John Douglas

A Concrete Blonde

Tag: Mixed Martial Arts

Best fighters outside of the UFC?

Posted on October 11, 2014  in Writing

 Light Heavyweight results with 281 votes

  • Emanuel Newton – 26%, 74 votes

  • Tyrone Spong – 21%, 59 votes

  • Quinton “Rampage” Jackson – 17%, 48 votes

  • Liam McGeary – 11%, 32 votes

 Middleweight results with 782 votes

  • Yushin Okami – 49%, 380 votes

  • Mamed Khalidov – 13%, 100 votes

  • Melvin Manhoef – 10%, 81 votes

 Welterweight results with 742 votes

  • Ben Askren – 67%, 500 votes

  • Jake Shields – 9%, 64 votes

  • Rousimar Palhares – 8%, 56 votes

 Lightweight results with 740 votes

  • Michael Chandler – 38%, 281 votes

  • Shinya Aoki – 22%, 165 votes

  • Will Brooks – 16%, 117 votes

  • Justin Gaethje – 10%, 74 votes

 Featherweight results with 92 votes

  • Patricio “Pitbull” Freire – 62%, 57 votes

  • Pat Curran – 13%, 12 Votes

  • Daniel Straus – 5%, 5 votes

 Bantamweight results with 74 votes

  • Marlon Moraes – 53%, 39 votes.

  • Eduardo Dantas – 15%, 11 votes.

  • Bibiano Fernandes – 15%, 11 votes.

 Flyweight results with 59 votes.

  • Adriano Moraes – 42%, 25 votes.

  • Alexis Vila – 8%, 5 votes.

  • Pietro Menga – 8%, 5 vote.

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Tag: Mixed Martial Arts

I’m not a real MMA Fan.

Posted on August 30, 2014  in Uncategorized

So because I dont want to shell out for a PPV that sucks enormous balls Im not a true MMA fan? I usually watch the events in my house because my wife is the only person I know who likes UFC(or at least pretends to for my benefit). I ripped my Judo gi last week and wanted to buy a new one. I think Ill opt for that over wasting money on a shitty PPV. Id rate this PPV a 2/10 for fight quality. The free card next week and 178 are maybe 7s. Ill go to sleep early and go to the gym tomorrow morning instead of wasting my time and money on a sub par product that has been getting progressively worse for months and told by the promoter he doesnt give a fuck if I watch or not.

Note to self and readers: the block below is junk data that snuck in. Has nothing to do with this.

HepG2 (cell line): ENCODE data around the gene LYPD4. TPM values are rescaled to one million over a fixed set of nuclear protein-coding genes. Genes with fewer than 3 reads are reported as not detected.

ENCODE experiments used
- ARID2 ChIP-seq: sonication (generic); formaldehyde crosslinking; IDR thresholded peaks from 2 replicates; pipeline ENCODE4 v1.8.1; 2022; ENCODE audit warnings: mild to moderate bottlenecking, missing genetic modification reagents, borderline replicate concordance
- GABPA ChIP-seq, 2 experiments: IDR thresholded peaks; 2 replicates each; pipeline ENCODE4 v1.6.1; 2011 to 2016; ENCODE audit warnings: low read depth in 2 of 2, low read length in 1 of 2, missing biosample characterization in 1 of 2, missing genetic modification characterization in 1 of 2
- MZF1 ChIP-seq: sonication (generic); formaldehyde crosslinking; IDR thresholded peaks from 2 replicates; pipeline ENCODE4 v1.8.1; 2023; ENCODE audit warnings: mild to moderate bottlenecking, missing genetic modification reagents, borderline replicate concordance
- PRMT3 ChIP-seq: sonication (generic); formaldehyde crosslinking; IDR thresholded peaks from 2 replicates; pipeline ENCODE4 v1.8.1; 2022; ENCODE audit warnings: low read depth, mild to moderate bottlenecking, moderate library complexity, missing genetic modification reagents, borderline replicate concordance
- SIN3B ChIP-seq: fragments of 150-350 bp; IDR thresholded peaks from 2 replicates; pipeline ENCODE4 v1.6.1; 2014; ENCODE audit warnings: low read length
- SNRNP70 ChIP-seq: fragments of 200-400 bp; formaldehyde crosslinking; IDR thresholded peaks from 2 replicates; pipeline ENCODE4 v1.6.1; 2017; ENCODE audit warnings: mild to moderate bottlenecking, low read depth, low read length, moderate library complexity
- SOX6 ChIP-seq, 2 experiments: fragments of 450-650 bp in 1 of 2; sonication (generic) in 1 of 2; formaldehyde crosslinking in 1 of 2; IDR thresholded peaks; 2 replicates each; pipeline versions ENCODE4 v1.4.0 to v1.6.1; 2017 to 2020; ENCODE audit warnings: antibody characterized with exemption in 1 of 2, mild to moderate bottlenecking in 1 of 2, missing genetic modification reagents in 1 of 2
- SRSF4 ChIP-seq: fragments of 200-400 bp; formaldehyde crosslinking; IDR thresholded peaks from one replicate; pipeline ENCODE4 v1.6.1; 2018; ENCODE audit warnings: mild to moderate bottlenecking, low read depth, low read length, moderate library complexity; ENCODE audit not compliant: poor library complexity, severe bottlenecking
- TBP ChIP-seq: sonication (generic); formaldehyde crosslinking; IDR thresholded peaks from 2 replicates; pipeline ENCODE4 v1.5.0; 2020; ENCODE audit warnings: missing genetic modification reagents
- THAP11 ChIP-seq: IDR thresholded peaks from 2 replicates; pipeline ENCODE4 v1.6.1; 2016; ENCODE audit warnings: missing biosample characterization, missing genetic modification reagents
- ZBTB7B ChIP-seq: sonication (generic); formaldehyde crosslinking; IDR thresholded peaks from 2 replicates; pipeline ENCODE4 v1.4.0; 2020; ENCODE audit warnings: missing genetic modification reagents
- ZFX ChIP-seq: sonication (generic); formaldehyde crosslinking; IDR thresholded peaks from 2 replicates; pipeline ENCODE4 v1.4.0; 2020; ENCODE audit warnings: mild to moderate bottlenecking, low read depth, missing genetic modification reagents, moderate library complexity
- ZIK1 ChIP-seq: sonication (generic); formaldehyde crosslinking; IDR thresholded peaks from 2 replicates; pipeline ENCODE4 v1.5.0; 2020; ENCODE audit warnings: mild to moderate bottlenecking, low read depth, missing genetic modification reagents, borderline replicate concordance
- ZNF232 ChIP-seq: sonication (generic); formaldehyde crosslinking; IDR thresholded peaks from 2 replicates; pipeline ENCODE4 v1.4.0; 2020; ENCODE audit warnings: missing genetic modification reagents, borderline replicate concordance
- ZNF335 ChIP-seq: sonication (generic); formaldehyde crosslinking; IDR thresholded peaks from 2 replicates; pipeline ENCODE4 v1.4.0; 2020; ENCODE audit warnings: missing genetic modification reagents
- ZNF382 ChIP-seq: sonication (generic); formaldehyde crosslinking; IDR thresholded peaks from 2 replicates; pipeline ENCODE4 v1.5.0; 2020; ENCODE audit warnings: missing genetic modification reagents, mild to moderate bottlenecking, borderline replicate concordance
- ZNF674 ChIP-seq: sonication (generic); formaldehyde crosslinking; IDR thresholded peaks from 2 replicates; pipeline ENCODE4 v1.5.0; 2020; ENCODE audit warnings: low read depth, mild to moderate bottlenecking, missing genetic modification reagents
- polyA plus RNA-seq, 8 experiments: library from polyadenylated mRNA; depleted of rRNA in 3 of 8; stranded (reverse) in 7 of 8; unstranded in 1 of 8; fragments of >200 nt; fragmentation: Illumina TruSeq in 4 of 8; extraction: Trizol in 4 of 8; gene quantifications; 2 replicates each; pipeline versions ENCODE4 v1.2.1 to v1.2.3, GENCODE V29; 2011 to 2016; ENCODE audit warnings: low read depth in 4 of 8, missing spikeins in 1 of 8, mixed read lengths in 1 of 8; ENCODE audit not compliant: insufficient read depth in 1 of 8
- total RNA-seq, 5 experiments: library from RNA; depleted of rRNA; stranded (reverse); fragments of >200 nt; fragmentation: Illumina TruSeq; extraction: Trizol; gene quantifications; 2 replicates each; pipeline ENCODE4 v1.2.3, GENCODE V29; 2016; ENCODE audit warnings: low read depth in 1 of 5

UFC doesn’t control PPV prices. There are legal ways to watch events for free/cheap. Use this as an opportunity to socialize with other fans of the sport.

Some people dont live in the US and can catch a card at primetime.

I know I won’t be swaying the masses of this subreddit full of supposed fans of MMA; with their undying hatred and vitriol towards the “evil” UFC and it’s “sleazebag” president, Dana White.

Yeah, because its just that simple isnt it.

But I’m almost entirely positive that PPV prices are NOT determined by the UFC – they may have input into what price point would make sense – but it’s actually the providers of the on-demand events who create the price.